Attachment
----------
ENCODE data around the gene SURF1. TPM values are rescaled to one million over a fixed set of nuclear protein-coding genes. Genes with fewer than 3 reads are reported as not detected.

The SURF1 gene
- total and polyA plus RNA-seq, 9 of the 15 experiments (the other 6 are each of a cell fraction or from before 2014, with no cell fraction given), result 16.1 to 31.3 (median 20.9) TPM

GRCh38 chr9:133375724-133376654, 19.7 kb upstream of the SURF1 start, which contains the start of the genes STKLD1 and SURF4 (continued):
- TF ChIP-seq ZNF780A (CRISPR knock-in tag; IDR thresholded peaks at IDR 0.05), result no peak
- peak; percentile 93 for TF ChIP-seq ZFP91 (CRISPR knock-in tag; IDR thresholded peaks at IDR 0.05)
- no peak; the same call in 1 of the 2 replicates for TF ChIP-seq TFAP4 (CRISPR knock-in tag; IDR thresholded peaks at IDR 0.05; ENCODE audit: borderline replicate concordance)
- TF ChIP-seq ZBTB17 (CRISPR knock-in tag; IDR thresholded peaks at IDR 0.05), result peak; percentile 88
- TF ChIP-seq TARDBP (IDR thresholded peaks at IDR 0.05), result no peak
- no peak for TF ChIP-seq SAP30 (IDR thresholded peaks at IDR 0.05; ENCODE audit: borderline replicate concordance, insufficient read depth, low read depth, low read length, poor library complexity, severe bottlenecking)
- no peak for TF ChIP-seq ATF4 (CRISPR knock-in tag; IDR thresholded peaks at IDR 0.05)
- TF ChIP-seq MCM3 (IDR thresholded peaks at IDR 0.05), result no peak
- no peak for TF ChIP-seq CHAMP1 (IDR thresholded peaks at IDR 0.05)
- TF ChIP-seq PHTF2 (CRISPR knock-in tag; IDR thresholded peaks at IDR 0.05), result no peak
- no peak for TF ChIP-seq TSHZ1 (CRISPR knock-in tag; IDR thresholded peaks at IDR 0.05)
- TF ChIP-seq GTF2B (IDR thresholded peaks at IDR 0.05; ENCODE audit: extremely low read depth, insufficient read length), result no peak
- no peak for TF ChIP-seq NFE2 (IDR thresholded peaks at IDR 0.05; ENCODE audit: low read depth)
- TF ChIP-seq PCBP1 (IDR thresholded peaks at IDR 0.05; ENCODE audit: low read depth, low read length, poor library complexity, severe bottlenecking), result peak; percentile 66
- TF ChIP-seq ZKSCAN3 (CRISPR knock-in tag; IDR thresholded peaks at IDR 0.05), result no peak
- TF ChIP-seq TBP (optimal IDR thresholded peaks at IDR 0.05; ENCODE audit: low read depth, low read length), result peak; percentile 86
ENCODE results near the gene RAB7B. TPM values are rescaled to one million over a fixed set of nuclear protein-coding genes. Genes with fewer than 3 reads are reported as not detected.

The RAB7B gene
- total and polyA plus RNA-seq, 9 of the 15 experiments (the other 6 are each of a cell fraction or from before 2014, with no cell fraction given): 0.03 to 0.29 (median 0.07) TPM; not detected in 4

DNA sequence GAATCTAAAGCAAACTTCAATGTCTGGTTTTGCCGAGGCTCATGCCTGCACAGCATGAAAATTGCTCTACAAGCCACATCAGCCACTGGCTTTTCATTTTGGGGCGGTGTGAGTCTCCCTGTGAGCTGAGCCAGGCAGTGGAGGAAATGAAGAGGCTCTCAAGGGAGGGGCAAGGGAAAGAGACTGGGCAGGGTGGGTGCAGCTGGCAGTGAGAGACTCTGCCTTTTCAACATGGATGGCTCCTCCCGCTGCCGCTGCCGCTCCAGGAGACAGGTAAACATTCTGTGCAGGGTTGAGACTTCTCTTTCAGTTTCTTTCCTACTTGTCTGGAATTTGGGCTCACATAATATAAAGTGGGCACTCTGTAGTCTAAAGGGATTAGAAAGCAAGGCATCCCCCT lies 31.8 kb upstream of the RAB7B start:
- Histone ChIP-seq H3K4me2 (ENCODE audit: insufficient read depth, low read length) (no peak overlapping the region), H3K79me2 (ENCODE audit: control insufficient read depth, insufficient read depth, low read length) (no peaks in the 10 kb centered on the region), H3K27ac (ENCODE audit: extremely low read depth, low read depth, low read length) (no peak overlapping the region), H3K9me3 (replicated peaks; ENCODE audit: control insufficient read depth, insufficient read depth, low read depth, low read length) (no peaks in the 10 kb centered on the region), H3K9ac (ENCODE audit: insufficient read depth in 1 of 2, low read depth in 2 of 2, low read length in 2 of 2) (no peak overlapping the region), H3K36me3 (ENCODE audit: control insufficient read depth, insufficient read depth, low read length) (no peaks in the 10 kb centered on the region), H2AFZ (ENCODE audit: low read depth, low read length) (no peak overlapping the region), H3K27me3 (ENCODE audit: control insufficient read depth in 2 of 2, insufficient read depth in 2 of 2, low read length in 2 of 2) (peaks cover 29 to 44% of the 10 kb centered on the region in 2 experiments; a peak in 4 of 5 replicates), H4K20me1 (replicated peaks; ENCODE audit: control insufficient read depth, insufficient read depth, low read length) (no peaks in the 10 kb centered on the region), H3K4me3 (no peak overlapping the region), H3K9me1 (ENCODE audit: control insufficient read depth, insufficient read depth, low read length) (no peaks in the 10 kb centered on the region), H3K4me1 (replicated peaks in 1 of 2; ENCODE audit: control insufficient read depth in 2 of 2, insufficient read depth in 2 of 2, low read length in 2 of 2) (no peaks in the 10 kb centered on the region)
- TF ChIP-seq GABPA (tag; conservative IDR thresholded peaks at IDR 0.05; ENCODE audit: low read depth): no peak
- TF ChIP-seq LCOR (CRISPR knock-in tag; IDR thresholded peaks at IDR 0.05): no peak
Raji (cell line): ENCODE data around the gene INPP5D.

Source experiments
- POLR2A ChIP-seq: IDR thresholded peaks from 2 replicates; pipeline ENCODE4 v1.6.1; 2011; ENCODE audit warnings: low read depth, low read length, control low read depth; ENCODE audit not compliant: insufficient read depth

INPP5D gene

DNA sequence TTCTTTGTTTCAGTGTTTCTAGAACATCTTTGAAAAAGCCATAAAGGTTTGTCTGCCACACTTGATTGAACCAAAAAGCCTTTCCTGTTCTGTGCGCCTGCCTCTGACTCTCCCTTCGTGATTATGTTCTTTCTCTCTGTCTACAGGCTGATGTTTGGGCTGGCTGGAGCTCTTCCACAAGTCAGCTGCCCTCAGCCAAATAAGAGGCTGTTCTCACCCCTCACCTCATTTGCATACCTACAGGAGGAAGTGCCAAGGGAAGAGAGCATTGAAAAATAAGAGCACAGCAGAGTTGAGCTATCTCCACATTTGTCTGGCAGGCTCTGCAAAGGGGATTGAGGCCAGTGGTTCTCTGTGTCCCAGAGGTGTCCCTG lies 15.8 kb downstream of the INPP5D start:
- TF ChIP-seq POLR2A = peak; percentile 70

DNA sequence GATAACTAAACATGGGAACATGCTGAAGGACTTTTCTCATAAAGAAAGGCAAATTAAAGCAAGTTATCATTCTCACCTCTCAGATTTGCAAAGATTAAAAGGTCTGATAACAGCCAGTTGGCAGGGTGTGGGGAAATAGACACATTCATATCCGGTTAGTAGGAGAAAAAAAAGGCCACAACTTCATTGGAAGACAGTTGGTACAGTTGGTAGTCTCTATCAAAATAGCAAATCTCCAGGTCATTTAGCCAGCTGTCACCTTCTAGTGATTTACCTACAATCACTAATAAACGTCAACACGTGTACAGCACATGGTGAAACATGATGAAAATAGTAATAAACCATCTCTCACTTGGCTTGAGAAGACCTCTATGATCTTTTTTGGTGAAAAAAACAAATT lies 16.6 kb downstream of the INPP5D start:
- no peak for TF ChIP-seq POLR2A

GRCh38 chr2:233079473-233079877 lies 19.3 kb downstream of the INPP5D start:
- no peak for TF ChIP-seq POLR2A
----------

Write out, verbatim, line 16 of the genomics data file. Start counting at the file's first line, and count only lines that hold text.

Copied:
- TF ChIP-seq GTF2B (IDR thresholded peaks at IDR 0.05; ENCODE audit: extremely low read depth, insufficient read length), result no peak